A week before parliament was suspended due to the upcoming national election, Government published a long-promised bill amending the Development Planning Act. Does the bill deliver the needed changes?
The bill deals a blow to ODZ illegal development. It proposes that MEPA “dismiss forthwith” applications to sanction illegal ODZ developments that were started after May 2007 and bear an enforcement notice.
But this proposal contains two loopholes. Firstly, it lets all pre-May 2007 illegal developments – over 6,000 of them – off the hook. Secondly, MEPA may still sanction post-May 2007 illegal developments if they are not ODZ or do not bear an enforcement notice.
At the very least, MEPA should be obliged to dismiss forthwith all ODZ sanctioning applications – regardless of when the developments were carried out, and whether or not they bear an enforcement notice.
Commendably, the bill also eliminates a legal loophole in the hearing of ODZ appeals. To date, ODZ developments which receive a MEPA permit have been allowed to proceed even if an appeal against this development would be initiated. The bill proposes that the Appeals Board may suspend the permit for up to three months, if an ordinary citizen appeals against it.
Additionally, the bill enhances citizens’ participation in the drafting of subsidiary plans. It also allows citizens extra time – twenty working days rather than the current two weeks – to register objections to development applications.
Ordinary citizens appreciate the greater opportunity to object to development applications. But citizens would rather not have to do so in the first place. And this is where the bill falls short. It does not stop MEPA from considering ODZ applications which do not comply with the Structure Plan.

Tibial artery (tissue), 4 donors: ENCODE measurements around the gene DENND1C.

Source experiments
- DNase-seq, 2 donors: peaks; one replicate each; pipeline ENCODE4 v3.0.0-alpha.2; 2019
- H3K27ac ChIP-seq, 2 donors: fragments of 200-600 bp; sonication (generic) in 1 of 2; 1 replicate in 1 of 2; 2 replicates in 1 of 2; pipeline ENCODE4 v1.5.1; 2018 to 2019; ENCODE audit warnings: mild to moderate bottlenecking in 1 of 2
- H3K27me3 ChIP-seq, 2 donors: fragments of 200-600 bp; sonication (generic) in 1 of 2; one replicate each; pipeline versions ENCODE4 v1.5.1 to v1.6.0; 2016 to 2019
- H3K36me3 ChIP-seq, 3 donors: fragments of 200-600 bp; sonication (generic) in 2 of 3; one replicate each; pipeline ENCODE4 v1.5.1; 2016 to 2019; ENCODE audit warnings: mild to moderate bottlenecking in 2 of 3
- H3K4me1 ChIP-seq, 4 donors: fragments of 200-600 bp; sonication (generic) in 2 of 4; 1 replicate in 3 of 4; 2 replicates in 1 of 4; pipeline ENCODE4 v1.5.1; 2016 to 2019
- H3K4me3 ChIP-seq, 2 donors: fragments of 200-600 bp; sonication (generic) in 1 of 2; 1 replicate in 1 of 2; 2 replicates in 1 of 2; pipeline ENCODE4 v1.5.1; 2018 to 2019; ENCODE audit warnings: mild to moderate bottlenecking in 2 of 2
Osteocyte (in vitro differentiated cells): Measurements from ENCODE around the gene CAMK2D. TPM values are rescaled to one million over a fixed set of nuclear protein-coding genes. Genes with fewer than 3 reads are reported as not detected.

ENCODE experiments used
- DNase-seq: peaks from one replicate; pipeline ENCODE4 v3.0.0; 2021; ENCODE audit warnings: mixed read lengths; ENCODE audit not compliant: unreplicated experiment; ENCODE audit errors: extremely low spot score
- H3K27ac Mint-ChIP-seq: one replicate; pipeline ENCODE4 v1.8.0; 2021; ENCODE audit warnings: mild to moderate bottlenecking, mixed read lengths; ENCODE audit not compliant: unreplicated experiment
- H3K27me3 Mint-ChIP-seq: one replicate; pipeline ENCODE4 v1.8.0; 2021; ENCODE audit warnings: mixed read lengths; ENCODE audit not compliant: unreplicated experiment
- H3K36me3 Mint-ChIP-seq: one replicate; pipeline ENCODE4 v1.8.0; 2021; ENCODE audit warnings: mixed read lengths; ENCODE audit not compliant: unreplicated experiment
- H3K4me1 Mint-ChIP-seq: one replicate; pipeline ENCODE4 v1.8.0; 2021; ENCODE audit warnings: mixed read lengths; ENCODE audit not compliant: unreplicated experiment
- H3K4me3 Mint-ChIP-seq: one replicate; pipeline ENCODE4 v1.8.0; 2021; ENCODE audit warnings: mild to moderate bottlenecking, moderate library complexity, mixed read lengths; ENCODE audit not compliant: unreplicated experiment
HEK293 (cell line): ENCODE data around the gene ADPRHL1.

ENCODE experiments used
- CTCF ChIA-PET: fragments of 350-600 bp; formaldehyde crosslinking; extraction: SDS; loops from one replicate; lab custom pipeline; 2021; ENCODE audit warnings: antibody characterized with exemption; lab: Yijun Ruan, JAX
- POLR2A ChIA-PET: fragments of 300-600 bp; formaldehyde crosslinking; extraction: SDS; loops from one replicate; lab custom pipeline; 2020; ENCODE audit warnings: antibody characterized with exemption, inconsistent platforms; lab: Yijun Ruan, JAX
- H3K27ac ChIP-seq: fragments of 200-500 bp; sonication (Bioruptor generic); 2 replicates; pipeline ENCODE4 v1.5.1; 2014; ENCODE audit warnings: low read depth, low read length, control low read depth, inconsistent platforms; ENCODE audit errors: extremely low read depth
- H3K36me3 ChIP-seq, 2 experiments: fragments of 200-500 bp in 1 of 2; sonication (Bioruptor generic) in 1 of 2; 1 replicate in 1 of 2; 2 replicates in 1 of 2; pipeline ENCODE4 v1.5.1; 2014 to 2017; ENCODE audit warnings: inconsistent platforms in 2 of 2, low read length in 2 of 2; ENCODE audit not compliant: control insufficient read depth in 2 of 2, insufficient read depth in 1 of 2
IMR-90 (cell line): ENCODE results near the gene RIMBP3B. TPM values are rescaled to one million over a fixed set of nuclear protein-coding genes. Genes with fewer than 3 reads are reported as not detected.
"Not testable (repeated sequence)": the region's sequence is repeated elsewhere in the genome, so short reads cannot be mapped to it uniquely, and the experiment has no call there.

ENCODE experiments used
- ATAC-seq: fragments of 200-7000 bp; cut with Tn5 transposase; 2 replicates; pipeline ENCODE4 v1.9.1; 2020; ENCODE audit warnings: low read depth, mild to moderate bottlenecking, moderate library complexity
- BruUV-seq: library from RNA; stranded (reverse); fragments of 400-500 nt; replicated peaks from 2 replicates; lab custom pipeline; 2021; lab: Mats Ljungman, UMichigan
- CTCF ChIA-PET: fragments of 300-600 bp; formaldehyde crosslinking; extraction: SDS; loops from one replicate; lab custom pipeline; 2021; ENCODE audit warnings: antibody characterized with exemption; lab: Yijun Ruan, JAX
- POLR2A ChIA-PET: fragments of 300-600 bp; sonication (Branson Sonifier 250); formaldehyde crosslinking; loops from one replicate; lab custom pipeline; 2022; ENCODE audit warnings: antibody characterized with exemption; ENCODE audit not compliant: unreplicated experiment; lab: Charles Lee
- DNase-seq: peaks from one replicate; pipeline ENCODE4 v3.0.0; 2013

To tackle the root problem behind ODZ destruction, a two-phase application processing system needs to be entrenched in the Development Planning Act. This system would oblige MEPA to first check whether a proposed ODZ development is permitted by the Structure Plan and, if not, whether the applicant has submitted valid reasons why it cannot be located within the development zone. Those that fail this test would be rejected outright. Only those that pass would be eligible to a full screening process.
The bill doesn’t even stop MEPA from reconsidering ODZ applications. The right to reconsideration needs to be removed, not only for ODZ but for all development applications. After all, this right does not exist in the judicial system. If you’re not content with a court decision, you may appeal. But you cannot ask the court to hear your case all over again!
Neither does the bill try to stem the abuse that may arise because some MEPA board members, namely architects, are currently allowed to serve two masters. New legal provisions should prohibit MEPA board members from concurrently working for MEPA clients. The remuneration given to MEPA board members should understandably be raised to reflect this exclusive work commitment.
In my ordinary citizen’s eyes, the bill proposed on the eve of dissolving Parliament stems some of the ODZ bleeding, but it does not outlaw the infliction of fresh ODZ wounds. It increases the opportunity for citizen participation but it does not remove the root deficiencies which compel the citizen to be a 24/7 MEPA watchdog.
And on the eve of going to the polls I ask: which political party pledges to resolve the legislative deficiencies at the root of our countryside’s destruction? Ordinary citizens await the answer.